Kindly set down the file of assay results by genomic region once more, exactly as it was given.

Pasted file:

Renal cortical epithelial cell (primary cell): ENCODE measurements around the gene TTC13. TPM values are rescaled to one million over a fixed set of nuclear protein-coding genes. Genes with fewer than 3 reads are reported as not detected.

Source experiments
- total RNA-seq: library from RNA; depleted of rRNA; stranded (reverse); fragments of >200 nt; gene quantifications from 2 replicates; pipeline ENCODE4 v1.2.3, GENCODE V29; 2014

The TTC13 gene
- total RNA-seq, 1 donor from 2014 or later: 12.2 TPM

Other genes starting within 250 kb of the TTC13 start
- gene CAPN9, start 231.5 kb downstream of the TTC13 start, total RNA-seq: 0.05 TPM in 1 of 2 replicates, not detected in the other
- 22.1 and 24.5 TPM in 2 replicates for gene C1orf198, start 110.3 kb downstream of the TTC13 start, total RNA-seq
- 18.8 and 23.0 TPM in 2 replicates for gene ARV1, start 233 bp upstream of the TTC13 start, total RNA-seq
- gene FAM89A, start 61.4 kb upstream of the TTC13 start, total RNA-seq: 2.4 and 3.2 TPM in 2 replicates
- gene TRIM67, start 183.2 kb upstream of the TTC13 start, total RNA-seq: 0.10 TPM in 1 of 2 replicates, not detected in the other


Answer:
Renal cortical epithelial cell (primary cell): ENCODE measurements around the gene TTC13. TPM values are rescaled to one million over a fixed set of nuclear protein-coding genes. Genes with fewer than 3 reads are reported as not detected.

Source experiments
- total RNA-seq: library from RNA; depleted of rRNA; stranded (reverse); fragments of >200 nt; gene quantifications from 2 replicates; pipeline ENCODE4 v1.2.3, GENCODE V29; 2014

The TTC13 gene
- total RNA-seq, 1 donor from 2014 or later: 12.2 TPM

Other genes starting within 250 kb of the TTC13 start
- gene CAPN9, start 231.5 kb downstream of the TTC13 start, total RNA-seq: 0.05 TPM in 1 of 2 replicates, not detected in the other
- 22.1 and 24.5 TPM in 2 replicates for gene C1orf198, start 110.3 kb downstream of the TTC13 start, total RNA-seq
- 18.8 and 23.0 TPM in 2 replicates for gene ARV1, start 233 bp upstream of the TTC13 start, total RNA-seq
- gene FAM89A, start 61.4 kb upstream of the TTC13 start, total RNA-seq: 2.4 and 3.2 TPM in 2 replicates
- gene TRIM67, start 183.2 kb upstream of the TTC13 start, total RNA-seq: 0.10 TPM in 1 of 2 replicates, not detected in the other